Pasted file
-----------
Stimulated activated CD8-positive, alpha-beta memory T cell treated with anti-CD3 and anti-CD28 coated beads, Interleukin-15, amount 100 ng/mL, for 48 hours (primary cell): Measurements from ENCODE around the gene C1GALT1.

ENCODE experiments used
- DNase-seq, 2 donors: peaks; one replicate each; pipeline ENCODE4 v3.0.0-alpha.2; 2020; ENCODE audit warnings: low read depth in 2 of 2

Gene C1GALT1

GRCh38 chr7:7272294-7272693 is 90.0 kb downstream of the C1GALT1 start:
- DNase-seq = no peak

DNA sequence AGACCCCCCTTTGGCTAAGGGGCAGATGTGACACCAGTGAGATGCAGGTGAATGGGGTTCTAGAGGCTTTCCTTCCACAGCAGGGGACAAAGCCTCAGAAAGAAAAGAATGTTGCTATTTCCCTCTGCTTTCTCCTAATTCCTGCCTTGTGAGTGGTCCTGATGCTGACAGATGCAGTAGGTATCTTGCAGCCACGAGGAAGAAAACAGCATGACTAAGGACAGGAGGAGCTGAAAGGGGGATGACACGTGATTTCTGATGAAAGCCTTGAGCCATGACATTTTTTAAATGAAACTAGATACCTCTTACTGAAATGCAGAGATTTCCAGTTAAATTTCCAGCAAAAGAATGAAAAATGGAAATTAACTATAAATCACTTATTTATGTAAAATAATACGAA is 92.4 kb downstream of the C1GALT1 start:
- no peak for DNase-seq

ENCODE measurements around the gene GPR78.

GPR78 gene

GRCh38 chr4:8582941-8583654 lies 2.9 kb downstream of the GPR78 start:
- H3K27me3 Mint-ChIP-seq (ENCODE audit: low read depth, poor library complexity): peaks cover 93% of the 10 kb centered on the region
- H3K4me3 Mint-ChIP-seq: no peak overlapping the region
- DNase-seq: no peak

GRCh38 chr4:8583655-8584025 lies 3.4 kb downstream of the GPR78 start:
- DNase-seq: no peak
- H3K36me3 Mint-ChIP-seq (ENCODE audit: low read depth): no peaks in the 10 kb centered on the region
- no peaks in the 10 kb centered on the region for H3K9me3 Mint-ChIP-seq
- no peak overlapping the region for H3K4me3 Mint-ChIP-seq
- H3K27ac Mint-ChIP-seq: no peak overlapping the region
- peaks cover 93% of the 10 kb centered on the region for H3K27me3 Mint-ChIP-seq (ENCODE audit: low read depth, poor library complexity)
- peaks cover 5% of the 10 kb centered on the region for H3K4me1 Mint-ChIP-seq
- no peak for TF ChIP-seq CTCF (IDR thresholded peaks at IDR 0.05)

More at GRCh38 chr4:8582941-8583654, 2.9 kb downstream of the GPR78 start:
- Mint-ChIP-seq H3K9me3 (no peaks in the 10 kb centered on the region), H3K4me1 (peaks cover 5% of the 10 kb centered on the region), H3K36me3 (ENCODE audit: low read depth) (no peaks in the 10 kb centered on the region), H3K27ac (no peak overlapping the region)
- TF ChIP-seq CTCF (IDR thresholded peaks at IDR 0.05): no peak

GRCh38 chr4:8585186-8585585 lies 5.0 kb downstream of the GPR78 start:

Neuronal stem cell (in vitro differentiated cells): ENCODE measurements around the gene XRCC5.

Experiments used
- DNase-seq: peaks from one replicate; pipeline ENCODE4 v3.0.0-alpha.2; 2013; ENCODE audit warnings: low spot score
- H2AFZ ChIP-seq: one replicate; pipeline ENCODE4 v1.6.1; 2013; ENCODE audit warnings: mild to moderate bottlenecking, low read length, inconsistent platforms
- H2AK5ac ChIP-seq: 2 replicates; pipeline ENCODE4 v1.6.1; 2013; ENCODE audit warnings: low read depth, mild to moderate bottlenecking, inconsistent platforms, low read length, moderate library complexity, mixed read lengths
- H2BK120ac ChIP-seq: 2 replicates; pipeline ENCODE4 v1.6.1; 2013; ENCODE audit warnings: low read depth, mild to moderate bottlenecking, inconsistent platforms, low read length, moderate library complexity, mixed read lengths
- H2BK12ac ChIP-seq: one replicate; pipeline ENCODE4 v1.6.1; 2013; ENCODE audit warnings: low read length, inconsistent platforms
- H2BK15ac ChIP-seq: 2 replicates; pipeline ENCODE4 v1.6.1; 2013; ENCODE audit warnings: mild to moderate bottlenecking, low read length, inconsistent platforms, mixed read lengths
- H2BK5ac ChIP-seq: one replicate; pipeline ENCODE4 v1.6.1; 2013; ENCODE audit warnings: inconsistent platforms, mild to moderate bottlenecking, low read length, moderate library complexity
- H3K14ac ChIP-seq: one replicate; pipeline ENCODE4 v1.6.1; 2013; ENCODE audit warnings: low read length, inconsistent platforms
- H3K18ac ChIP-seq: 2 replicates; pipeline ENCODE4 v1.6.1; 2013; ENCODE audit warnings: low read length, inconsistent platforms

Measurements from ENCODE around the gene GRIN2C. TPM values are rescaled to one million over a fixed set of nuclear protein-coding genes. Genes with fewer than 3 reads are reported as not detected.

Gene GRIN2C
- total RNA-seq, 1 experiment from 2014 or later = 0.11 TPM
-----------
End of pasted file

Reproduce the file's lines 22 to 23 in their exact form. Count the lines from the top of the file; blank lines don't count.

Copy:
- peaks cover 5% of the 10 kb centered on the region for H3K4me1 Mint-ChIP-seq
- no peak for TF ChIP-seq CTCF (IDR thresholded peaks at IDR 0.05)